There are many challenges associated with collecting information on polar bears in the wild. First and foremost, they often travel alone and may range across areas of sea ice as large as 125,100 km2 (Ferguson et al. 1999). Procuring fresh and systematic samples requires intensive manpower and financial resources, as it is nearly uniformly performed aerially.  Otherwise, samples are often collected opportunistically from hunter-harvested carcasses rather than live animals and may be unrepresentative of the population as a whole. Infectious agents discovered associated with these carcasses are primarily incidental findings.

Approximately 57% of articles that fit our inclusion criteria were on parasitic findings in polar bears, many of these being enteric and nonpathologic. A more well-known event among researchers focusing on Arctic megafauna was that of a rabid polar bear shot by hunters when it was seen dragging its hindlegs (Taylor et al. 1991). However, this is relatively isolated information, in that not many other reports describe infectious agents causing pathology in free-ranging bears. Worth noting is that many of the infectious agents reviewed are zoonotic, meaning they possess the capability to be passed between man and animal. The significance of these agents to polar bear health was unclear, but it may put those at risk that ingest polar bear meat, such as indigenous natives. Already familiar to many of you ecologists and conservationists, funding in these fields is increasingly more difficult to obtain, though often more readily available when diseases of interest have impacts on human health or may pose an economic burden. The work of this team is solely focused on polar bear conservation, rather than taking into account zoonotic infections contracted from the consumption of polar bears.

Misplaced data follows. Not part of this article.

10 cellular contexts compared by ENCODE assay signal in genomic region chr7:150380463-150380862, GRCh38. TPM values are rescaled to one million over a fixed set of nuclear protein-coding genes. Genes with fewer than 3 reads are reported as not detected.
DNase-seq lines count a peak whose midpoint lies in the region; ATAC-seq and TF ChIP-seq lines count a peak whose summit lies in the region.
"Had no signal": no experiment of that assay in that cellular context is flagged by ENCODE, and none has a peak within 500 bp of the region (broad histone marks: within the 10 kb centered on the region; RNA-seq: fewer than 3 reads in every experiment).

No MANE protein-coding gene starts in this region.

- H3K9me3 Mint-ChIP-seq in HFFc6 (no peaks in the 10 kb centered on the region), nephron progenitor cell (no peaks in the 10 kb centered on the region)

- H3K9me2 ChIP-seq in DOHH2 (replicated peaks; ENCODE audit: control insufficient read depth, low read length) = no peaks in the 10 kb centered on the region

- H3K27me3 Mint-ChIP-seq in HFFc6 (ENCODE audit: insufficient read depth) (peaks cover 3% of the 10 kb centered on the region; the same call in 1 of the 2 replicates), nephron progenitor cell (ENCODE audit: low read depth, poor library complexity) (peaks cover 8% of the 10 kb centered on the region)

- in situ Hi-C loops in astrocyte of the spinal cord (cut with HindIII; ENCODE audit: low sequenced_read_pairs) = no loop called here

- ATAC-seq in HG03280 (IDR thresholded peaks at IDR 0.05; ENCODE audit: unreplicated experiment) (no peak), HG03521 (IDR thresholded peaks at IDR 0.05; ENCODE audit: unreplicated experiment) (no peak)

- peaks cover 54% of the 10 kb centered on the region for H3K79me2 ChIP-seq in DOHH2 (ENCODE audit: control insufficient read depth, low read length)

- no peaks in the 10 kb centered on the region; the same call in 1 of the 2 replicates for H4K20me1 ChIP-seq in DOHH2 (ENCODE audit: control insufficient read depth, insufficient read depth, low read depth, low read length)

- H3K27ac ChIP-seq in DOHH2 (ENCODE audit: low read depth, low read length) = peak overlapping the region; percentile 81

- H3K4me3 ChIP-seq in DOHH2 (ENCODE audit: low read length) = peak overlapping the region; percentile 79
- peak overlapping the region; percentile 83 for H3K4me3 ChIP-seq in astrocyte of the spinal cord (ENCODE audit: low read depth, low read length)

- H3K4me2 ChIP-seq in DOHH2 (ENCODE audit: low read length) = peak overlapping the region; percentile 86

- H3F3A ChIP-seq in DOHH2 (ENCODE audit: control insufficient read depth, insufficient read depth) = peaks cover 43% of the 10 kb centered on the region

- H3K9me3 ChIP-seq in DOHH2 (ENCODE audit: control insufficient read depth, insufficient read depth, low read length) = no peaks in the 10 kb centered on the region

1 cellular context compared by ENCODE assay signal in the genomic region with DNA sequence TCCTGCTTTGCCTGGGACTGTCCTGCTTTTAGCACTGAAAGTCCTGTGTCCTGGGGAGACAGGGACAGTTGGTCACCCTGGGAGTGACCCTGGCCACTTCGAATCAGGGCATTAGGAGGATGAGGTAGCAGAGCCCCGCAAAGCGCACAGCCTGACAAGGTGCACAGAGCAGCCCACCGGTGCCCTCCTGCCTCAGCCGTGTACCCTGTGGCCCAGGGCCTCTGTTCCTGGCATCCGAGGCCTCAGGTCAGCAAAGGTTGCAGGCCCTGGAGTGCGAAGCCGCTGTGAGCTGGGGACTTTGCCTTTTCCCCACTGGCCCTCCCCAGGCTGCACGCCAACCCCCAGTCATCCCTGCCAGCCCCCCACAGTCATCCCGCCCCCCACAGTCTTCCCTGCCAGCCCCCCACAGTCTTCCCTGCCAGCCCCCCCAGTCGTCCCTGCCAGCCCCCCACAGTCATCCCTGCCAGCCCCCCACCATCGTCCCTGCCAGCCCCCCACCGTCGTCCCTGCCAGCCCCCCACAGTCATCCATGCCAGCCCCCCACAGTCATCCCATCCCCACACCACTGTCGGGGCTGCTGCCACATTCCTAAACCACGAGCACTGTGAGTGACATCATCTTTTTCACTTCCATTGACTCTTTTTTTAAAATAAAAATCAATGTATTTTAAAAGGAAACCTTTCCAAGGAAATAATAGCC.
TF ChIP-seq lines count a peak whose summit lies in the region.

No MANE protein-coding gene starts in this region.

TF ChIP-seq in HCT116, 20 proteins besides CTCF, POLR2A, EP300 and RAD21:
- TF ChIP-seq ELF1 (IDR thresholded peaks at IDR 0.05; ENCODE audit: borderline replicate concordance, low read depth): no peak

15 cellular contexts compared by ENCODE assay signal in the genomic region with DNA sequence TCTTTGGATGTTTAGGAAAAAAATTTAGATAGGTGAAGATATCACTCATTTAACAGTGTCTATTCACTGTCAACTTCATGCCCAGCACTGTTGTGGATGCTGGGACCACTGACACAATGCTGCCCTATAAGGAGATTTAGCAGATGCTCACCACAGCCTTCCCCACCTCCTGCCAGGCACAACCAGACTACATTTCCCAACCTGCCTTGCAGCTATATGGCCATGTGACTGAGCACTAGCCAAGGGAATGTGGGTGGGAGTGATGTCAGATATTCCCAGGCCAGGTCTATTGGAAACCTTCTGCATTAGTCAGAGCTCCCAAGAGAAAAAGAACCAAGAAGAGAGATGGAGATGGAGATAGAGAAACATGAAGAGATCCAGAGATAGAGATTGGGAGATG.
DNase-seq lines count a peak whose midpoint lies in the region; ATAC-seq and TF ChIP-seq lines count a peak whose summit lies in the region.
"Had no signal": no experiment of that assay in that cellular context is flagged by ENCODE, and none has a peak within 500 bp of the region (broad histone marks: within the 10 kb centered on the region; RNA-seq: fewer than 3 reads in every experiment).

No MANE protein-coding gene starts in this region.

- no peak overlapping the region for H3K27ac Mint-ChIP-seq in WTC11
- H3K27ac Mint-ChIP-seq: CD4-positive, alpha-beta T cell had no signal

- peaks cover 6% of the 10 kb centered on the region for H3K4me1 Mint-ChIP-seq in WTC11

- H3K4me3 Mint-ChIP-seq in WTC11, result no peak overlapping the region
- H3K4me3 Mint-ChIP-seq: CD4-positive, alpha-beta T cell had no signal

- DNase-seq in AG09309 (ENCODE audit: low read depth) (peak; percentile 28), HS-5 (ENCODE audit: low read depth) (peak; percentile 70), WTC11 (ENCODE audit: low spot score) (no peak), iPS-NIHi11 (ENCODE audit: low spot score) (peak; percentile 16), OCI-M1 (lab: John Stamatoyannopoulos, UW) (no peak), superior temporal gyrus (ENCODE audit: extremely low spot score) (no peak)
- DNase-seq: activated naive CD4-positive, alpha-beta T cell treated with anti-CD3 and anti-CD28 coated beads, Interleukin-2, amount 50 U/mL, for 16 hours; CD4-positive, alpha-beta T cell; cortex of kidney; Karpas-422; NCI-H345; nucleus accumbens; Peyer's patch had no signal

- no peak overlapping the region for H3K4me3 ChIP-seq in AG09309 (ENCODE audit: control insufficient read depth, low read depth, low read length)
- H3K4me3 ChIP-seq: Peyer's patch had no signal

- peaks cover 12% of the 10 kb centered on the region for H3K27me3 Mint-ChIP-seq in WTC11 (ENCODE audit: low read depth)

In a broader scope, the individuals that I have been collaborating with on this project have taught me a lot and I feel incredibly lucky to have learned from them. I have gotten to work with wildlife biologists, epidemiologists, pathologists, and veterinarians from federal agencies and universities both here in Colorado and in Alaska. In Alaska, they have been routinely sampling the polar bear population since 1985, looking at specific health parameters in bloodwork and for evidence of exposure to infectious diseases.